Bitcoin (BTC) is a peer-to-peer cryptocurrency that aims to function as a means of exchange that is independent of any central authority. BTC can be transferred electronically in a secure, verifiable, and immutable way.
Launched in 2009, BTC is the first virtual currency to solve the double-spending issue by timestamping transactions before broadcasting them to all of the nodes in the Bitcoin network. The Bitcoin Protocol offered a solution to the Byzantine Generals’ Problem with ablockchainnetwork structure, a notion first created byStuart Haber and W. Scott Stornetta in 1991.
Bitcoin’s whitepaper was published pseudonymously in 2008 by an individual, or a group, with the pseudonym “Satoshi Nakamoto”, whose underlying identity has still not been verified.
The Bitcoin protocol uses an SHA-256d-based Proof-of-Work (PoW) algorithm to reach network consensus. Its network has a target block time of 10 minutes and a maximum supply of 21 million tokens, with a decaying token emission rate. To prevent fluctuation of the block time, the network’s block difficulty is re-adjusted through an algorithm based on the past 2016 block times.
With a block size limit capped at 1 megabyte, the Bitcoin Protocol has supported both the Lightning Network, a second-layer infrastructure for payment channels, and Segregated Witness, a soft-fork to increase the number of transactions on a block, as solutions to network scalability.
Bitcoin is a peer-to-peer cryptocurrency that aims to function as a means of exchange and is independent of any central authority. Bitcoins are transferred electronically in a secure, verifiable, and immutable way.
Network validators, whom are often referred to as miners, participate in the SHA-256d-based Proof-of-Work consensus mechanism to determine the next global state of the blockchain.
The Bitcoin protocol has a target block time of 10 minutes, and a maximum supply of 21 million tokens. The only way new bitcoins can be produced is when a block producer generates a new valid block.
The protocol has a token emission rate that halves every 210,000 blocks, or approximately every 4 years.
Unlike public blockchain infrastructures supporting the development of decentralized applications (Ethereum), the Bitcoin protocol is primarily used only for payments, and has only very limited support for smart contract-like functionalities (Bitcoin “Script” is mostly used to create certain conditions before bitcoins are used to be spent).
In the Bitcoin network, anyone can join the network and become a bookkeeping service provider i.e., a validator. All validators are allowed in the race to become the block producer for the next block, yet only the first to complete a computationally heavy task will win. This feature is called Proof of Work (PoW). The probability of any single validator to finish the task first is equal to the percentage of the total network computation power, or hash power, the validator has. For instance, a validator with 5% of the total network computation power will have a 5% chance of completing the task first, and therefore becoming the next block producer. Since anyone can join the race, competition is prone to increase. In the early days, Bitcoin mining was mostly done by personal computer CPUs. As of today, Bitcoin validators, or miners, have opted for dedicated and more powerful devices such as machines based on Application-Specific Integrated Circuit (“ASIC”). Proof of Work secures the network as block producers must have spent resources external to the network (i.e., money to pay electricity), and can provide proof to other participants that they did so. With various miners competing for block rewards, it becomes difficult for one single malicious party to gain network majority (defined as more than 51% of the network’s hash power in the Nakamoto consensus mechanism). The ability to rearrange transactions via 51% attacks indicates another feature of the Nakamoto consensus: the finality of transactions is only probabilistic. Once a block is produced, it is then propagated by the block producer to all other validators to check on the validity of all transactions in that block. The block producer will receive rewards in the network’s native currency (i.e., bitcoin) as all validators approve the block and update their ledgers.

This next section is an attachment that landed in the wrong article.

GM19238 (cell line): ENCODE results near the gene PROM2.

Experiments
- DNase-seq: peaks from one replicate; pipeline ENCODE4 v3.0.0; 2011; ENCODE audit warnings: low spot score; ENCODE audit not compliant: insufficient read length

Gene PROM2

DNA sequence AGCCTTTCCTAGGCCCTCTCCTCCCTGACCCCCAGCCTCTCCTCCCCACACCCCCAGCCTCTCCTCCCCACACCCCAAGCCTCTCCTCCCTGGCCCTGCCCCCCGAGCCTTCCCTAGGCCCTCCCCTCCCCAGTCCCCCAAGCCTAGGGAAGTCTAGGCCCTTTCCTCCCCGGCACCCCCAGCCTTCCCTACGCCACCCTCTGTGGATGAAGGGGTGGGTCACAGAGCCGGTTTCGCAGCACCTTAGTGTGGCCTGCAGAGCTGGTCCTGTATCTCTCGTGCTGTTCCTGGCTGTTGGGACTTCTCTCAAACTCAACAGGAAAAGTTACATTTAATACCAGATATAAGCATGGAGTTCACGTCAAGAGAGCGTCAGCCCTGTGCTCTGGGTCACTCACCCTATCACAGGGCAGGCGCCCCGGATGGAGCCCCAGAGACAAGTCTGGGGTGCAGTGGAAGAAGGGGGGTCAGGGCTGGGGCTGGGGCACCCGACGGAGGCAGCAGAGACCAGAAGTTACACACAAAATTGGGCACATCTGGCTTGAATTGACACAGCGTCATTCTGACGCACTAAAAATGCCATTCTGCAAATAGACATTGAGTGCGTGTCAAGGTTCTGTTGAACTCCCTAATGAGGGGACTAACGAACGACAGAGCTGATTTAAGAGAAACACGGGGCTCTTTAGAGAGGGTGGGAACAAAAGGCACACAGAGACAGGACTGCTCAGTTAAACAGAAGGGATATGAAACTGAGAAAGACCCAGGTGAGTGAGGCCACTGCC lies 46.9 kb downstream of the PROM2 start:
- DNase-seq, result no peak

The Bitcoin protocol utilizes the Merkle tree data structure in order to organize hashes of numerous individual transactions into each block. This concept is named after Ralph Merkle, who patented it in 1979. With the use of a Merkle tree, though each block might contain thousands of transactions, it will have the ability to combine all of their hashes and condense them into one, allowing efficient and secure verification of this group of transactions. This single hash called is a Merkle root, which is stored in the Block Header of a block. The Block Header also stores other meta information of a block, such as a hash of the previous Block Header, which enables blocks to be associated in a chain-like structure (hence the name “blockchain”). An illustration of block production in the Bitcoin Protocol is demonstrated below. https://preview.redd.it/m6texxicf3151.png?width=1591&format=png&auto=webp&s=f4253304912ed8370948b9c524e08fef28f1c78d
Block time and mining difficulty